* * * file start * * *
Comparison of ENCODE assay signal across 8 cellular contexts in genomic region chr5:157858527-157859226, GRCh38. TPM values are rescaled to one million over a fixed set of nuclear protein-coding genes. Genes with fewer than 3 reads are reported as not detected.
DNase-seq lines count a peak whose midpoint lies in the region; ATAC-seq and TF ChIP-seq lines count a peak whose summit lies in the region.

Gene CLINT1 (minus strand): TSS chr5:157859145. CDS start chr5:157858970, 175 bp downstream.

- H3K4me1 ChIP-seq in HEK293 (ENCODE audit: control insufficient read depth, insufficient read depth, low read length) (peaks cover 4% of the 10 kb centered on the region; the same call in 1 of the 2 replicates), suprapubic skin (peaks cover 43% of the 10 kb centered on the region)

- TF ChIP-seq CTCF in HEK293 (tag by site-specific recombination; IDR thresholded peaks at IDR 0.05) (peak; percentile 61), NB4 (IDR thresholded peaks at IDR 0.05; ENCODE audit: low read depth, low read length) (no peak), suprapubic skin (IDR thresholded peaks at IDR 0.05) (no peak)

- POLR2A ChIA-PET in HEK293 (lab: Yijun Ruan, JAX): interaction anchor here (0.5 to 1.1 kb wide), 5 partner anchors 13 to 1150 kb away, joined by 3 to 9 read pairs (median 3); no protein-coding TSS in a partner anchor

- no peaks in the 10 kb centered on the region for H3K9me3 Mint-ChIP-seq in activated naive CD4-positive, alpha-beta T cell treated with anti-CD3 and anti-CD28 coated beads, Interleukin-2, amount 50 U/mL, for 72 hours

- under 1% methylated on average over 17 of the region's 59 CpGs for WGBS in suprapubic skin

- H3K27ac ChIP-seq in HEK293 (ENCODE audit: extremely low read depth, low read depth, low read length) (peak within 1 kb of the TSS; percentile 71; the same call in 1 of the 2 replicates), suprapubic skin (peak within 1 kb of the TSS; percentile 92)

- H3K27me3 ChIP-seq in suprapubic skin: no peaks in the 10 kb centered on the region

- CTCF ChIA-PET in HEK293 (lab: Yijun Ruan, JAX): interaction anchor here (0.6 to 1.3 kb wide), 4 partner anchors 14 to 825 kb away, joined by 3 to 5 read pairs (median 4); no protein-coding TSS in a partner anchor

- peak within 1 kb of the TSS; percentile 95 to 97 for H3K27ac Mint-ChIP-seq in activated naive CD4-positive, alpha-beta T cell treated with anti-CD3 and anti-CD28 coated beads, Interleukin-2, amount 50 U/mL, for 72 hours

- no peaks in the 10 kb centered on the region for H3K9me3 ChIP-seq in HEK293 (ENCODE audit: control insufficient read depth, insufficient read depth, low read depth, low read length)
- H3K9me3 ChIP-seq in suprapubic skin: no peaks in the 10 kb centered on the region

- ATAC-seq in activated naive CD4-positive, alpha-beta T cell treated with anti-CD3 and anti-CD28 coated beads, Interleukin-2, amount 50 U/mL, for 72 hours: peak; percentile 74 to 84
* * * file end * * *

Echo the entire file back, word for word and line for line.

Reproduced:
Comparison of ENCODE assay signal across 8 cellular contexts in genomic region chr5:157858527-157859226, GRCh38. TPM values are rescaled to one million over a fixed set of nuclear protein-coding genes. Genes with fewer than 3 reads are reported as not detected.
DNase-seq lines count a peak whose midpoint lies in the region; ATAC-seq and TF ChIP-seq lines count a peak whose summit lies in the region.

Gene CLINT1 (minus strand): TSS chr5:157859145. CDS start chr5:157858970, 175 bp downstream.

- H3K4me1 ChIP-seq in HEK293 (ENCODE audit: control insufficient read depth, insufficient read depth, low read length) (peaks cover 4% of the 10 kb centered on the region; the same call in 1 of the 2 replicates), suprapubic skin (peaks cover 43% of the 10 kb centered on the region)

- TF ChIP-seq CTCF in HEK293 (tag by site-specific recombination; IDR thresholded peaks at IDR 0.05) (peak; percentile 61), NB4 (IDR thresholded peaks at IDR 0.05; ENCODE audit: low read depth, low read length) (no peak), suprapubic skin (IDR thresholded peaks at IDR 0.05) (no peak)

- POLR2A ChIA-PET in HEK293 (lab: Yijun Ruan, JAX): interaction anchor here (0.5 to 1.1 kb wide), 5 partner anchors 13 to 1150 kb away, joined by 3 to 9 read pairs (median 3); no protein-coding TSS in a partner anchor

- no peaks in the 10 kb centered on the region for H3K9me3 Mint-ChIP-seq in activated naive CD4-positive, alpha-beta T cell treated with anti-CD3 and anti-CD28 coated beads, Interleukin-2, amount 50 U/mL, for 72 hours

- under 1% methylated on average over 17 of the region's 59 CpGs for WGBS in suprapubic skin

- H3K27ac ChIP-seq in HEK293 (ENCODE audit: extremely low read depth, low read depth, low read length) (peak within 1 kb of the TSS; percentile 71; the same call in 1 of the 2 replicates), suprapubic skin (peak within 1 kb of the TSS; percentile 92)

- H3K27me3 ChIP-seq in suprapubic skin: no peaks in the 10 kb centered on the region

- CTCF ChIA-PET in HEK293 (lab: Yijun Ruan, JAX): interaction anchor here (0.6 to 1.3 kb wide), 4 partner anchors 14 to 825 kb away, joined by 3 to 5 read pairs (median 4); no protein-coding TSS in a partner anchor

- peak within 1 kb of the TSS; percentile 95 to 97 for H3K27ac Mint-ChIP-seq in activated naive CD4-positive, alpha-beta T cell treated with anti-CD3 and anti-CD28 coated beads, Interleukin-2, amount 50 U/mL, for 72 hours

- no peaks in the 10 kb centered on the region for H3K9me3 ChIP-seq in HEK293 (ENCODE audit: control insufficient read depth, insufficient read depth, low read depth, low read length)
- H3K9me3 ChIP-seq in suprapubic skin: no peaks in the 10 kb centered on the region

- ATAC-seq in activated naive CD4-positive, alpha-beta T cell treated with anti-CD3 and anti-CD28 coated beads, Interleukin-2, amount 50 U/mL, for 72 hours: peak; percentile 74 to 84